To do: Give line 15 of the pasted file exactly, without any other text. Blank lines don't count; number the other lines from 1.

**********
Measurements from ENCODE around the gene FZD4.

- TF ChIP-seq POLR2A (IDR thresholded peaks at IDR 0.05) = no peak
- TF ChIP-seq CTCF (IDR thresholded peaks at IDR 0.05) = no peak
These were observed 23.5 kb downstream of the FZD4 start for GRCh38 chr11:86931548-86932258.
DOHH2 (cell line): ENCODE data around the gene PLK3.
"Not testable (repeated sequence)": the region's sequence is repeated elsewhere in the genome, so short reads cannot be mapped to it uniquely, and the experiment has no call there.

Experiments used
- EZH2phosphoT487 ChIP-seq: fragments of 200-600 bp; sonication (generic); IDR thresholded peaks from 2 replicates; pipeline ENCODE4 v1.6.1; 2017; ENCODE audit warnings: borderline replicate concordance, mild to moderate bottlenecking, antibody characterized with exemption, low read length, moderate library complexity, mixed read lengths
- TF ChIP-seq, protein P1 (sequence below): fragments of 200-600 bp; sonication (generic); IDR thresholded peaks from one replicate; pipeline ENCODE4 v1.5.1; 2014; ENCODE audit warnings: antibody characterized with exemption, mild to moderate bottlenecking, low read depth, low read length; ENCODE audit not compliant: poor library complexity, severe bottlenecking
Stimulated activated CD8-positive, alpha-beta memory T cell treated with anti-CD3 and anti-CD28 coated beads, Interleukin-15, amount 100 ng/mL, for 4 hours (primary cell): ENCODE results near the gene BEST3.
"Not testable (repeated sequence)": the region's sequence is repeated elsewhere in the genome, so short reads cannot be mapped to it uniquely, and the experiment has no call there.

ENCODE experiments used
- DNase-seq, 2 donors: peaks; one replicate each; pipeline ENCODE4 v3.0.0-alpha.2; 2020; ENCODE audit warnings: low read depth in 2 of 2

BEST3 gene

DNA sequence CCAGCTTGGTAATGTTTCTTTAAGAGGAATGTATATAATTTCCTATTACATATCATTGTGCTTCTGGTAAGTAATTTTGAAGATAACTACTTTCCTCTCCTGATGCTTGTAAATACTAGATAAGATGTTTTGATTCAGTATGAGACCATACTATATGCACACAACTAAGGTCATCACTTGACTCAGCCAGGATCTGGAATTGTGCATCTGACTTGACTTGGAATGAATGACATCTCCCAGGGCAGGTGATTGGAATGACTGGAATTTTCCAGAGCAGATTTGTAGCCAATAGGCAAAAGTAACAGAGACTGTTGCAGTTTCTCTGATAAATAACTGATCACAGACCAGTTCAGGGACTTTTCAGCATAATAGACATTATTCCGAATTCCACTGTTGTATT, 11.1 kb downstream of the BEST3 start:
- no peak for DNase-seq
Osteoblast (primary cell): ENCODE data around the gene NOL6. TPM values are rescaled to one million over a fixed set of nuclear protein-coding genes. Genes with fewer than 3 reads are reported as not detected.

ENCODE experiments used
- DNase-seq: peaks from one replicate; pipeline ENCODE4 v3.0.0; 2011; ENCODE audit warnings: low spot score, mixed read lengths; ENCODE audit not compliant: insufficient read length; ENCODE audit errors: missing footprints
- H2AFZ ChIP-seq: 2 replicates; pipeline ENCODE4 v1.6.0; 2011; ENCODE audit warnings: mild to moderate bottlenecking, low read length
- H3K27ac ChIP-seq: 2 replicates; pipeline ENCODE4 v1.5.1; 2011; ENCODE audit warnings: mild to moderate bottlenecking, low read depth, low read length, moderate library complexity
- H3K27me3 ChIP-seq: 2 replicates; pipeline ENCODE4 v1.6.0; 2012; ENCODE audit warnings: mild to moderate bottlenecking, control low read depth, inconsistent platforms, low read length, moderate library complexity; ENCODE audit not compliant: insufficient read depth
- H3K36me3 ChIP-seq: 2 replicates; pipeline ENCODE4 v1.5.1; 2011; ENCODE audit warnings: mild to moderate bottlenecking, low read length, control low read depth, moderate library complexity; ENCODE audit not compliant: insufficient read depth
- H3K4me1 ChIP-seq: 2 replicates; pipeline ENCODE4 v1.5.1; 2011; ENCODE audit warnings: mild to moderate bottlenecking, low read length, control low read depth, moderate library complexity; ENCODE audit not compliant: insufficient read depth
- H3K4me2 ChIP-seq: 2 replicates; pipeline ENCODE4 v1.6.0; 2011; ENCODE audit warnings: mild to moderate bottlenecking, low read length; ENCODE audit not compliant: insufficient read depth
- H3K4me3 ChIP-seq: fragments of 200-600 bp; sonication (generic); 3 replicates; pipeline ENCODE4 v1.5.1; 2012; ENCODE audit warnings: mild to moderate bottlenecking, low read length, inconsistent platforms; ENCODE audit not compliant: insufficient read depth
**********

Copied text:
DNA sequence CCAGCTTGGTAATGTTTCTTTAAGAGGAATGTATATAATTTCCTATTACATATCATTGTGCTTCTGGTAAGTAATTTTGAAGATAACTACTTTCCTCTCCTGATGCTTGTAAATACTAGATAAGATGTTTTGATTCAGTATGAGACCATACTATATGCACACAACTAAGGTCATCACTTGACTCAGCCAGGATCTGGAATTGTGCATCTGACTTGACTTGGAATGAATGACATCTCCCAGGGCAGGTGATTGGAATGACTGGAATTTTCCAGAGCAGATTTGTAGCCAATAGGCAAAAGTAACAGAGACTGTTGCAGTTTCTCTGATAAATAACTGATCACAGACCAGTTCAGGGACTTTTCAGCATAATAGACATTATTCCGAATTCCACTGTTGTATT, 11.1 kb downstream of the BEST3 start: